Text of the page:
Saving Duck Lake for the planet and its inhabitants.
I don’t appreciate writing letters on this subject but at the same time, I don’t appreciate what is happening at Duck Lake with respect to all general maintenance.
The entire land above water is totally saturated with noxious weeds. Thistles of nearly every species. There are solid pads of them for acres and acres. Cleavers a weed that grows up to eighty inches tall and will totally block any critter movement at the base and White Campion. All weeds have reached such a density that most of the above water habitat has jeopardized the ability of winged predators (short-eared owls and northern harriers) to their normal nesting habitat and cannot penetrate the dense crown to forage ground pests for food.
There is one sanitary facility (a biffy) and this year the access was not once maintained. Not once. To enter the biffy one had to penetrate weeds to shoulder height. Presently Nov6/18 the entrance weeds appear to have been tramped down by livestock with frequent manure scattered around the area. No attempt has been made to clean it up.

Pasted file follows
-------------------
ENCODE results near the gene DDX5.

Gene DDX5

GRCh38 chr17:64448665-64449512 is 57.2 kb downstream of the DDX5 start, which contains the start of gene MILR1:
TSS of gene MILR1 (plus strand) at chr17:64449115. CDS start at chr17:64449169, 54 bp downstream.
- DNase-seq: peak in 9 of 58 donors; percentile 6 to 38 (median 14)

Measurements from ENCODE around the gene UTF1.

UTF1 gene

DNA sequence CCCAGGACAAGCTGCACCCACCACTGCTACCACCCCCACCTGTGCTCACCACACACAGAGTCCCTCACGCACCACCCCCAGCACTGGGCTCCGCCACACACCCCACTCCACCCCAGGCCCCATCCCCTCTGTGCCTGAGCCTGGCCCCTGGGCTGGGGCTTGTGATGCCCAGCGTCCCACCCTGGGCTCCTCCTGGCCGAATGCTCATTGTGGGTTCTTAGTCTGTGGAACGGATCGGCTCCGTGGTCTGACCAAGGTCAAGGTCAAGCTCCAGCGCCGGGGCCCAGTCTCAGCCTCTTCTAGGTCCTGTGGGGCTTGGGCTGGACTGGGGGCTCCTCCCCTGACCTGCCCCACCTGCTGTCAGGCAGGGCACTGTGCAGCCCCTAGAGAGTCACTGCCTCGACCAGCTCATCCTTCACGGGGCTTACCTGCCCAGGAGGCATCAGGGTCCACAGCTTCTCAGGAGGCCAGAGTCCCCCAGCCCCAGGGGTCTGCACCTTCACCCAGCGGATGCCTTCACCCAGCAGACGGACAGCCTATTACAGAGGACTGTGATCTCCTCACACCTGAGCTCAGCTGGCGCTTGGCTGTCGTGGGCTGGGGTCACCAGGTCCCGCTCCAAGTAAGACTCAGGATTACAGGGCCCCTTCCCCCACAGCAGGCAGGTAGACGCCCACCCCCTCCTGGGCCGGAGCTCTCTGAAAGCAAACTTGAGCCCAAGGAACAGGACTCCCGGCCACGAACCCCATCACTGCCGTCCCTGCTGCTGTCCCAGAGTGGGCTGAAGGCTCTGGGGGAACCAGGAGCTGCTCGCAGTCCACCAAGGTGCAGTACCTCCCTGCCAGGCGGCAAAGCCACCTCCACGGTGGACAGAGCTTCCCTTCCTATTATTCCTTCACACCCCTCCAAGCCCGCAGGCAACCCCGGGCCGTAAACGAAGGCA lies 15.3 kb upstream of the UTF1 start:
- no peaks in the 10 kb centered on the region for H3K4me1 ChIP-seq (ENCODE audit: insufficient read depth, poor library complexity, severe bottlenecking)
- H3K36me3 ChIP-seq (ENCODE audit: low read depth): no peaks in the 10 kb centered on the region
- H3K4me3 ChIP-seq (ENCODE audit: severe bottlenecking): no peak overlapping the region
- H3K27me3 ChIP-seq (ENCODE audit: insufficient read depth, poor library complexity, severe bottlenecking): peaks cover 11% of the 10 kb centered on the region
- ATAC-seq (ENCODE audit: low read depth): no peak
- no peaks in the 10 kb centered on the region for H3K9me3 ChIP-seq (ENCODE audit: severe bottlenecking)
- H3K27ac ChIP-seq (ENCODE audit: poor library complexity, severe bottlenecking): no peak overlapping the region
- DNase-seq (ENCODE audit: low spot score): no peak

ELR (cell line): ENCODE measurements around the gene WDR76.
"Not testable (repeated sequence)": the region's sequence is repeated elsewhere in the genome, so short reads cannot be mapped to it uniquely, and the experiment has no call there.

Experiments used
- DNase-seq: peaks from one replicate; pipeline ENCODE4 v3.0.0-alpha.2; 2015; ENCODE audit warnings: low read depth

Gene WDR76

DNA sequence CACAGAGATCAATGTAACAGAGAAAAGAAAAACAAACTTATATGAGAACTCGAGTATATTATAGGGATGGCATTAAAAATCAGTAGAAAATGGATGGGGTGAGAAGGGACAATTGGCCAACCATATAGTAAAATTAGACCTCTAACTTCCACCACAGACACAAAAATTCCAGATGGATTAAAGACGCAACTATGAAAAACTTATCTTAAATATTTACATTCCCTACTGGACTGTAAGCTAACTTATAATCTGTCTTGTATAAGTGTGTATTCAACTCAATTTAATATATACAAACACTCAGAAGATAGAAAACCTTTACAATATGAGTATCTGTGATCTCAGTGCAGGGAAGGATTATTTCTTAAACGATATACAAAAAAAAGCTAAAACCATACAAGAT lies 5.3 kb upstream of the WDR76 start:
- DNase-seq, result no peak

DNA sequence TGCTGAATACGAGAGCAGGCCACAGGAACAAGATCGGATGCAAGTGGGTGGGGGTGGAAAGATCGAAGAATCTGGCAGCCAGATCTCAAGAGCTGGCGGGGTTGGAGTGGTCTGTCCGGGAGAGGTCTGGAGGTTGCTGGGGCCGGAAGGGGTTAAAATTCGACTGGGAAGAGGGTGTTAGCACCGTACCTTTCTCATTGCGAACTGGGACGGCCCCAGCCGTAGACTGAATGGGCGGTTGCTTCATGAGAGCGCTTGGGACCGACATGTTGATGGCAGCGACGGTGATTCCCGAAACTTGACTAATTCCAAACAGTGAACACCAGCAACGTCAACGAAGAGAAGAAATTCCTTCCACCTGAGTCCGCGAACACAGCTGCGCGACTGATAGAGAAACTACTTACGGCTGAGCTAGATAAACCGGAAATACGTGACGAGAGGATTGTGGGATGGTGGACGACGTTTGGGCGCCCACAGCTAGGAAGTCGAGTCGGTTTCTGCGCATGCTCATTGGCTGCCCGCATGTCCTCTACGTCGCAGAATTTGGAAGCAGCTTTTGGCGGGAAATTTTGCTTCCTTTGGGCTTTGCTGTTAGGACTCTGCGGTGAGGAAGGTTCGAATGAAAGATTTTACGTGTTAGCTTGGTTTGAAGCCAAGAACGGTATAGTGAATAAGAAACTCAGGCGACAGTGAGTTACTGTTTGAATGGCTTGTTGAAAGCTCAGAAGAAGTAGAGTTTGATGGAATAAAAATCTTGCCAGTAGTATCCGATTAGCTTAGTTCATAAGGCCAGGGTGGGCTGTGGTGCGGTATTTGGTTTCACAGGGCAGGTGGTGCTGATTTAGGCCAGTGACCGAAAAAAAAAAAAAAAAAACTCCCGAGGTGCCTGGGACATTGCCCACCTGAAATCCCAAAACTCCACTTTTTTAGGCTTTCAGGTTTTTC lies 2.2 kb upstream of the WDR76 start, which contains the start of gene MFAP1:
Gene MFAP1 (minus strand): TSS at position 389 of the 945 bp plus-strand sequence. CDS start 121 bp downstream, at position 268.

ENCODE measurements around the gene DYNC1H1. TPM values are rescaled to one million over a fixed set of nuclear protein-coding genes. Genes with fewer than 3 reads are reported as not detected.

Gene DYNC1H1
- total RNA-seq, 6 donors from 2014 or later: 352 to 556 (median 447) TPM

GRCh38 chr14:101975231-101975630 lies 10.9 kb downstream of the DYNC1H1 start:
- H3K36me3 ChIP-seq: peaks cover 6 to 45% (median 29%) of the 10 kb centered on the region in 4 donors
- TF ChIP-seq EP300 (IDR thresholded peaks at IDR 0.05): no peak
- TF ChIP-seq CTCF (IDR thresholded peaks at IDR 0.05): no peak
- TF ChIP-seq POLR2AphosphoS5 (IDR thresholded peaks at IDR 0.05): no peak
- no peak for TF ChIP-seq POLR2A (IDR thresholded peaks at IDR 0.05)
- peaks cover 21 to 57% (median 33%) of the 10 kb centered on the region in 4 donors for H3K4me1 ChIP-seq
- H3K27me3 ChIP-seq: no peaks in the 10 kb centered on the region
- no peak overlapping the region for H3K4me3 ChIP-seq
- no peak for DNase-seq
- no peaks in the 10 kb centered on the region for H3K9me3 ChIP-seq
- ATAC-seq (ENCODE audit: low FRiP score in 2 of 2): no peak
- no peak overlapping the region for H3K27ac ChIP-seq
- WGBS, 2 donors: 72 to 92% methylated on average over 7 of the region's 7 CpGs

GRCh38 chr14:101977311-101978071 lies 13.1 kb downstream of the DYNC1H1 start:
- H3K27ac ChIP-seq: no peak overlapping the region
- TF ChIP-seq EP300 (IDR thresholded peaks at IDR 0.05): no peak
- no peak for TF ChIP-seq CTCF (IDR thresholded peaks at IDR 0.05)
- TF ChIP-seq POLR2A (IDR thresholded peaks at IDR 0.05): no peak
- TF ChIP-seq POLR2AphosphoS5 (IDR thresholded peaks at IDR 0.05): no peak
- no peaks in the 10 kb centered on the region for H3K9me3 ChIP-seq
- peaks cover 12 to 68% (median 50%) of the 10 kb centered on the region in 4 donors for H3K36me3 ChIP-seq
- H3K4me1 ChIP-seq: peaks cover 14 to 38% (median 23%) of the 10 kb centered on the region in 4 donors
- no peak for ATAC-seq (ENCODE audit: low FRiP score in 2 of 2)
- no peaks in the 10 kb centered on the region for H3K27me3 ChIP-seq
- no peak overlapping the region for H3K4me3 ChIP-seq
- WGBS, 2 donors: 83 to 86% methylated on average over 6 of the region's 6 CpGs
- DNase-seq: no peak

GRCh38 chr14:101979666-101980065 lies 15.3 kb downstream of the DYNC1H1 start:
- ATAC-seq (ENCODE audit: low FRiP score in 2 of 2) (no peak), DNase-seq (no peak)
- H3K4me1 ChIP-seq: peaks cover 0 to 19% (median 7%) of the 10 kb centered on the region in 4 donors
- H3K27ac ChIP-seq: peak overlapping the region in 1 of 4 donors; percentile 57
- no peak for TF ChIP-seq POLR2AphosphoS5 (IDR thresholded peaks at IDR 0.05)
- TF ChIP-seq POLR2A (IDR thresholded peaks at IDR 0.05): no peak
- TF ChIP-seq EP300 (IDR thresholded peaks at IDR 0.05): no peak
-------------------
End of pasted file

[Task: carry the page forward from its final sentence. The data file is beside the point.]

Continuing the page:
The Creston Valley Wildlife Management (CVWMA) area some time ago allowed the farmer to remove several Kilometers of fence along the east side of the Kootenay River East dyke allowing grazing livestock to transgress the Dyke to the river for water. This action has severely compromised the dyke.
About the same time, the CVWMA closed the stretch of dyke which has been open to vehicular traffic for near 60 years providing an enjoyable circular route from Channel road to Duck Lake road. CVWMA at the same time evicted residents of a summer camping area another long-time convenience. It was on land holding a land title with taxes paid for 2 years in advance. About $30,000.00 in capital investment including a serviceable river dock was trashed and hauled to the landfill. This was paid for by CVWMA, Lands and forests and the area C director. The dock was used twice by Search and Rescue.
Finally, for the second time, the CVWMA trashed all the shrubbery along the center cross dyke and north Kootenay River dyke. The process has left a totally undesirable aesthetic appearance with the shards and debris scattered on the lake shore. Dangerous to where youngsters who regularly fish the lakeshore may stumble on the tangled debris and fall head first into the lake. To me, this is the destruction of public property without permission and those that undertake such an action should be penalized. Unless some remedial action is taken this mess will be there forever.
Cyril Colonel | Wynnde